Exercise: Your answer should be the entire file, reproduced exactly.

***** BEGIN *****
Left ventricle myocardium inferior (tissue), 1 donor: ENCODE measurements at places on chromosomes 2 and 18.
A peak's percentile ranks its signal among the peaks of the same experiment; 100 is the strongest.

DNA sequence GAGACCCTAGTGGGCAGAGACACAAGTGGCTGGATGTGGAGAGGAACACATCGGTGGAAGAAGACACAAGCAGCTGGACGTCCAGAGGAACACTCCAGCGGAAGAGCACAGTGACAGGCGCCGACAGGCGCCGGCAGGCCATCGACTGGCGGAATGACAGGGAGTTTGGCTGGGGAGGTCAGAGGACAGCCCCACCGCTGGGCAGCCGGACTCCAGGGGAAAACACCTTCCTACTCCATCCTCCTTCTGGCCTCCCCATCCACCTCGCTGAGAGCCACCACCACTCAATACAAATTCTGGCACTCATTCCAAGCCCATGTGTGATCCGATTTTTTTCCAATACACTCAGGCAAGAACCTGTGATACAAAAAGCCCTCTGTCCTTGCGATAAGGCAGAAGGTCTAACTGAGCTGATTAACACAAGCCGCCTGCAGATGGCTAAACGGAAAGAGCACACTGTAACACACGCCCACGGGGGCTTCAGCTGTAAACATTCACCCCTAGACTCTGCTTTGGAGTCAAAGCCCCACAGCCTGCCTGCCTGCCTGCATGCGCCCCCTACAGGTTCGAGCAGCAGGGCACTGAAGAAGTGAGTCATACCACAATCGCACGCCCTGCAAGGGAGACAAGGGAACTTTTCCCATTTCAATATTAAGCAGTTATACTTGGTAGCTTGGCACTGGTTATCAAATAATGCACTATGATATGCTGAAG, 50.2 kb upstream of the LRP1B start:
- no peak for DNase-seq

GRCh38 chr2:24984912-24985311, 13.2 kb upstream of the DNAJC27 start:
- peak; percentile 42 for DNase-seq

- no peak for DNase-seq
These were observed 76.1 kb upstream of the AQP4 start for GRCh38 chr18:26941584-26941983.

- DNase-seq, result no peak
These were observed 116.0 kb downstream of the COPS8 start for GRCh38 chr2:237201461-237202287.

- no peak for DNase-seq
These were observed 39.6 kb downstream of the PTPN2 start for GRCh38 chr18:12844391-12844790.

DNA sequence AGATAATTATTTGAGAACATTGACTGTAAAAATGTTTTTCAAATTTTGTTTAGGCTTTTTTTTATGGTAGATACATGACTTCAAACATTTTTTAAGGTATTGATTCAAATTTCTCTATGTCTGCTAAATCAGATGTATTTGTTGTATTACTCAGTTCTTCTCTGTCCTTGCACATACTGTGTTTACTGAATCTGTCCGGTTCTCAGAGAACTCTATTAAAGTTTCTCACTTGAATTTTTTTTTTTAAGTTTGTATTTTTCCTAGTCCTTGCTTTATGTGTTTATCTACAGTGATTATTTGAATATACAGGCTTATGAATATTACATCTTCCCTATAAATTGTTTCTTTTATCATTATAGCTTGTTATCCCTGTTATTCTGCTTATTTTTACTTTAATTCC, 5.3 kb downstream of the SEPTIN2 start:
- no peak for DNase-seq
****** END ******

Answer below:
Left ventricle myocardium inferior (tissue), 1 donor: ENCODE measurements at places on chromosomes 2 and 18.
A peak's percentile ranks its signal among the peaks of the same experiment; 100 is the strongest.

DNA sequence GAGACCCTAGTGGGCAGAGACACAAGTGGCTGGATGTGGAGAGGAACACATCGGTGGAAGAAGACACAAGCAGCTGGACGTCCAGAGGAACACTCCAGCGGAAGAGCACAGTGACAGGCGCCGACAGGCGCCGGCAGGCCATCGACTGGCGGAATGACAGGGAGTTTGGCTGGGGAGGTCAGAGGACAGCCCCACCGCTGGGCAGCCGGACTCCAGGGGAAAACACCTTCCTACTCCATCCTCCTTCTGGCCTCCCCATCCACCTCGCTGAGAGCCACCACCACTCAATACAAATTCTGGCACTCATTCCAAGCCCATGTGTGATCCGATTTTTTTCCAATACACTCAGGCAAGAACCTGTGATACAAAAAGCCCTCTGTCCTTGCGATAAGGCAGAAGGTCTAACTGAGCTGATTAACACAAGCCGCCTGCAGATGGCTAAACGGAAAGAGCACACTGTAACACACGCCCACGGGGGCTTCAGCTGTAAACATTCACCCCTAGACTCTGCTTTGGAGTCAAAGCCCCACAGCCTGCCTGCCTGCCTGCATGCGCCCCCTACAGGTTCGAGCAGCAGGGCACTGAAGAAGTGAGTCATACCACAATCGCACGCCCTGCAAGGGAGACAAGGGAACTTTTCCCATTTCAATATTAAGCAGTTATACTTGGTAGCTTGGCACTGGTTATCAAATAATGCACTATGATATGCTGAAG, 50.2 kb upstream of the LRP1B start:
- no peak for DNase-seq

GRCh38 chr2:24984912-24985311, 13.2 kb upstream of the DNAJC27 start:
- peak; percentile 42 for DNase-seq

- no peak for DNase-seq
These were observed 76.1 kb upstream of the AQP4 start for GRCh38 chr18:26941584-26941983.

- DNase-seq, result no peak
These were observed 116.0 kb downstream of the COPS8 start for GRCh38 chr2:237201461-237202287.

- no peak for DNase-seq
These were observed 39.6 kb downstream of the PTPN2 start for GRCh38 chr18:12844391-12844790.

DNA sequence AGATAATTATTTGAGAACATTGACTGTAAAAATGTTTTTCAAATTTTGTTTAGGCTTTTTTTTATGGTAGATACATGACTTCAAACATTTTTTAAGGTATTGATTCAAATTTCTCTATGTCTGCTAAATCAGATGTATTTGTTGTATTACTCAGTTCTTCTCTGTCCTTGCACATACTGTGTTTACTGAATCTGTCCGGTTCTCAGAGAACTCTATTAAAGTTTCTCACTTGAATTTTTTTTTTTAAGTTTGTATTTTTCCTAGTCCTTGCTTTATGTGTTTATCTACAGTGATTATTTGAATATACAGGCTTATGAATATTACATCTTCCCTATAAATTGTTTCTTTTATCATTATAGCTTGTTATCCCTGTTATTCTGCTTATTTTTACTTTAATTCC, 5.3 kb downstream of the SEPTIN2 start:
- no peak for DNase-seq